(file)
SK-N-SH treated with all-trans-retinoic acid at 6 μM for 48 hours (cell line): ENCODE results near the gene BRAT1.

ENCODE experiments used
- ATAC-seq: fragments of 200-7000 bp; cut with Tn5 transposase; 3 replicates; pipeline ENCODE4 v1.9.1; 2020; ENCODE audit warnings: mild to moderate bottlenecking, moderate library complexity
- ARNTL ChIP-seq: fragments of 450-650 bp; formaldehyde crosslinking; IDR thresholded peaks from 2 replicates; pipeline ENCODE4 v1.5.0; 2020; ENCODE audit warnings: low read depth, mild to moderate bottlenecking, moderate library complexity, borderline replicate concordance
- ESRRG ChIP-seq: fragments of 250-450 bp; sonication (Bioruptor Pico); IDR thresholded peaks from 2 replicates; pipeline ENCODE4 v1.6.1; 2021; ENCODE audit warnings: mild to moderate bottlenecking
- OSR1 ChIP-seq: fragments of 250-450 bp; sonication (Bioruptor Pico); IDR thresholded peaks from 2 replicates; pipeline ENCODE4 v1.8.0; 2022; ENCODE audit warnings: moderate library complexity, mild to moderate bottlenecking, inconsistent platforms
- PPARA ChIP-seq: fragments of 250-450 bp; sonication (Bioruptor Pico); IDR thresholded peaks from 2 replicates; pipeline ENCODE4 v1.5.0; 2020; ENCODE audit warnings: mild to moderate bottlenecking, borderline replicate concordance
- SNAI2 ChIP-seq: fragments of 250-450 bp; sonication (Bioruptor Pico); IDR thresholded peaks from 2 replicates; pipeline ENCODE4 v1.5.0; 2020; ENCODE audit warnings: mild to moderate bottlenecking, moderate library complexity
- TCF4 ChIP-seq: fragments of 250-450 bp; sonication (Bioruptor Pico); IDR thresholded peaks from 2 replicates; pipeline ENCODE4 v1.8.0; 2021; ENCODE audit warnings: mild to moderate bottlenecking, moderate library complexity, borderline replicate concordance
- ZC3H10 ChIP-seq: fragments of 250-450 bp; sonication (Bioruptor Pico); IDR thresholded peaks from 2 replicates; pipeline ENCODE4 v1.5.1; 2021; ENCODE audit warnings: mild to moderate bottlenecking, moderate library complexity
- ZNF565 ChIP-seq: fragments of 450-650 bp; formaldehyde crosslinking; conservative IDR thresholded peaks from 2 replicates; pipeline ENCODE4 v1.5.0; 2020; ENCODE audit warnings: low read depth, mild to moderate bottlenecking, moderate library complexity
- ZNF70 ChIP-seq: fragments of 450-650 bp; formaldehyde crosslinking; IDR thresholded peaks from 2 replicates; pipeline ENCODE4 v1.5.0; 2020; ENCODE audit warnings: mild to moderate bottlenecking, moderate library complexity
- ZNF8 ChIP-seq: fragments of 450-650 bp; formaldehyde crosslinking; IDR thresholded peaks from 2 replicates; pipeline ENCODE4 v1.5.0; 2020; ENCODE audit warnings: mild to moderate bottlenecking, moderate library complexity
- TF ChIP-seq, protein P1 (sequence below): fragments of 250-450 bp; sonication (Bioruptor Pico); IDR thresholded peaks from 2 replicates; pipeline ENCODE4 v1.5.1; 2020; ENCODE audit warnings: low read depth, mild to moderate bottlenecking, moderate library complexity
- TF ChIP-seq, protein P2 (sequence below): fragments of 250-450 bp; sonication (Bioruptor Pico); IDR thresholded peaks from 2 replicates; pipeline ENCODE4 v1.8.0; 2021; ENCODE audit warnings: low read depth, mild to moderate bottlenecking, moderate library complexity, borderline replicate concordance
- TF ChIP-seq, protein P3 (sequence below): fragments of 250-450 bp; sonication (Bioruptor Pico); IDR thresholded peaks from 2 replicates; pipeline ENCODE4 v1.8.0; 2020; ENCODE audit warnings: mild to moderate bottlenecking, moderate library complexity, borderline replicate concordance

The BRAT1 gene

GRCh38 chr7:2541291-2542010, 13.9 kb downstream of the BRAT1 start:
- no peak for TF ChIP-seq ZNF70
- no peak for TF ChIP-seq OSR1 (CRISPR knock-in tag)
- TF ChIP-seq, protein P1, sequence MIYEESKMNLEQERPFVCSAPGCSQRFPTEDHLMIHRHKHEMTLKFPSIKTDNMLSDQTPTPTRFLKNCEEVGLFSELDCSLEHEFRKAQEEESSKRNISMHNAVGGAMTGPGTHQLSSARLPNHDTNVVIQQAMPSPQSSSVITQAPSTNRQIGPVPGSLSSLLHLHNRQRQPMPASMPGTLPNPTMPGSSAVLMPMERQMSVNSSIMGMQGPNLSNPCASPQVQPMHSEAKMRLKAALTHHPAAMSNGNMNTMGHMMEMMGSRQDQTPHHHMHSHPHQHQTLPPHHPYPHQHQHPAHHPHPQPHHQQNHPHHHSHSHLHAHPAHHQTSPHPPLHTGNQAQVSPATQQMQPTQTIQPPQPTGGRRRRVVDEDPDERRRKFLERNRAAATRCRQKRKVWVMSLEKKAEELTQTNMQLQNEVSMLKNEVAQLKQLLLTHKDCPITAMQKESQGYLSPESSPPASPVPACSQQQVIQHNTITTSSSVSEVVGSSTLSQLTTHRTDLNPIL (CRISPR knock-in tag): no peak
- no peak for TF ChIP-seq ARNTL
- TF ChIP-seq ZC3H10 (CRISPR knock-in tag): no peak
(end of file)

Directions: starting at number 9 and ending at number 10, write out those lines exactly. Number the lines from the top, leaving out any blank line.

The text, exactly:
- TCF4 ChIP-seq: fragments of 250-450 bp; sonication (Bioruptor Pico); IDR thresholded peaks from 2 replicates; pipeline ENCODE4 v1.8.0; 2021; ENCODE audit warnings: mild to moderate bottlenecking, moderate library complexity, borderline replicate concordance
- ZC3H10 ChIP-seq: fragments of 250-450 bp; sonication (Bioruptor Pico); IDR thresholded peaks from 2 replicates; pipeline ENCODE4 v1.5.1; 2021; ENCODE audit warnings: mild to moderate bottlenecking, moderate library complexity